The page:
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ArtsAndrew O'Hagen - Following Voices

Andrew O’Hagen – Following Voices

Maf, a Maltese terrier, given as a present to Marilyn Monroe by Frank Sinatra became her constant companion for the last two years of her life. Katherine Locke talked to Andrew O’Hagen whose new novel looks at a fascinating moment in American culture through the dog’s eyes.

Andrew O’Hagan’s six year old daughter has finally called a halt to the game they have been playing all her life. Her novelist father has become too much of an embarrassment for her. The game is ‘Dogs’, and consists of choosing your breed and becoming the character. Invaluable research for Andrew’s latest novel The Life and Opinions of Maf the Dog, and of his Friend Marilyn Monroe, told entirely from the perspective of the dog.

It is an unusual subject, with an unusual central character and it raises two very obvious questions. Why Marilyn Monroe and why the dog? ‘I grew up in a house with no books’ says Andrew, ‘this was a Glasgow housing estate in the 1970s where books were considered to be for other people’. One day Andrew’s father brought home a biography of Marilyn Monroe and he was immediately captivated. ‘I had never seen a woman like it’, he recalls. There began a life long interest in the Hollywood legend. He was particularly fascinated by her journey out of poverty and into the most famous woman in the world. ‘She used art, cinema and literature to aid her passage from small town girl to movie star and I could relate to that’, he says.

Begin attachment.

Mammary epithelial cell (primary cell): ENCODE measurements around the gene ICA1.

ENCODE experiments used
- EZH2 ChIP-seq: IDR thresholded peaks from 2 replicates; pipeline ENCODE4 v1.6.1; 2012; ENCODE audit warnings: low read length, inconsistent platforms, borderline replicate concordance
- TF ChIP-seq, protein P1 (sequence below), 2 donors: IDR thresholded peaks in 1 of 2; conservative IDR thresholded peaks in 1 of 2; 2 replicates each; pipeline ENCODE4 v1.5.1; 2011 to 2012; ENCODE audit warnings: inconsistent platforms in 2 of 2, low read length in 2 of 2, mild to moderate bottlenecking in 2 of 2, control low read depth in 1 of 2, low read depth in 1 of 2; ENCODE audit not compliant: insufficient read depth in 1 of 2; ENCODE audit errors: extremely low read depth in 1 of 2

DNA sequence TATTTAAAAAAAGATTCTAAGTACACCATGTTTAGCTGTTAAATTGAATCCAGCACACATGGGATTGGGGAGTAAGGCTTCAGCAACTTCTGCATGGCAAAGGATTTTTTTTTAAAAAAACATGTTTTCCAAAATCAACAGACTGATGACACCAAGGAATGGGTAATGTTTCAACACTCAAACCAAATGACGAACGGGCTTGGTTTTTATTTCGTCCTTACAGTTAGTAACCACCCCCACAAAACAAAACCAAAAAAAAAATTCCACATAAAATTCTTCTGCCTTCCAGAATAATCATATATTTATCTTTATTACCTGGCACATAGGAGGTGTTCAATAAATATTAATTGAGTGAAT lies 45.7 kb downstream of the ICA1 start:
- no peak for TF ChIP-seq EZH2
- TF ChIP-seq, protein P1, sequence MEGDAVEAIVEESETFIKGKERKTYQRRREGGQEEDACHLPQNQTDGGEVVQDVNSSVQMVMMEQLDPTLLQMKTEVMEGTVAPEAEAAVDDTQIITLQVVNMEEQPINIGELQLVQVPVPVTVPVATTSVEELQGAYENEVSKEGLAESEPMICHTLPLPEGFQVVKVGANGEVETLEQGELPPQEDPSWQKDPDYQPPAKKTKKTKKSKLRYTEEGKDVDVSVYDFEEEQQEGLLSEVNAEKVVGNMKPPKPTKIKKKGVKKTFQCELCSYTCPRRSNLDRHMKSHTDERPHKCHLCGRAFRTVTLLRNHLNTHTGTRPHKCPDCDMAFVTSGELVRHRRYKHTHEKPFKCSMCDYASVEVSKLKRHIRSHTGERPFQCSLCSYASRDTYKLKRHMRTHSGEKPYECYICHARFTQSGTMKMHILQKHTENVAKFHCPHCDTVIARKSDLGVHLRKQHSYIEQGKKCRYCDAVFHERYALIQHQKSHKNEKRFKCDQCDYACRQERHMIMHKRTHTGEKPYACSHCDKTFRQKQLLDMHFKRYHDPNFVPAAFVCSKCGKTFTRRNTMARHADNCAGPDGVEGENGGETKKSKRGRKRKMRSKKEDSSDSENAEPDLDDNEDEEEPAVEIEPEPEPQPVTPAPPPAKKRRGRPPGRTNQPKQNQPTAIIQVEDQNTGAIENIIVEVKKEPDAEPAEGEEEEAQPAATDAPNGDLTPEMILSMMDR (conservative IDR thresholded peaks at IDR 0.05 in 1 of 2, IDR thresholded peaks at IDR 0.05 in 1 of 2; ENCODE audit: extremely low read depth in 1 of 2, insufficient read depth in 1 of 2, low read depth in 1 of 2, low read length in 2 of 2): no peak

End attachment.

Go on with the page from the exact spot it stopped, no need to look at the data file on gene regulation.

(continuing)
Being such a fan, he was delighted when he came across an auction of her personal possessions in New York in 1999. Among the lots were six Polaroids of Marilyn with her dog Maf. The photographs ended up fetching $22,000. When Andrew was looking at the images, he says he ‘heard the voice of the dog’. ‘As a novelist you follow those voices whenever you hear them’ he says. He then spent the next ten years researching the project.

His passion for all things Marilyn got him into some scrapes, even risking arrest in Bel Air. ‘I wanted to walk around her neighbourhood and feel the pavement under my feet’ he says ‘and LA doesn’t cater for walkers, dogs or wandering writers’. As anyone who has been there will attest, if you aren’t in a car you immediately arouse suspicion. However, those walks and raiding the archives of 20th Century Fox proved invaluable when writing the book. The period flavour is absolutely spot on and it is clear that a phenomenal amount of research has gone into the work.

As well as spending time in LA, Andrew also interviewed many people from the psychoanalytic world in New York. Marilyn Monroe’s analyst, who she saw for many years, was a particularly interesting character who had grown up in Vienna and played with Freud’s daughter. She also became Freud’s patient as a young woman, so her credentials were impeccable. Whether her methods with Marilyn were successful or not remains open to debate. It is this attention to detail in the novel that makes it such a fascinating read and it is easy to see how ten years of research went into the finished product. ‘As Samuel Johnson says’ quotes Andrew ‘“It takes miles of literature to make one little book”’.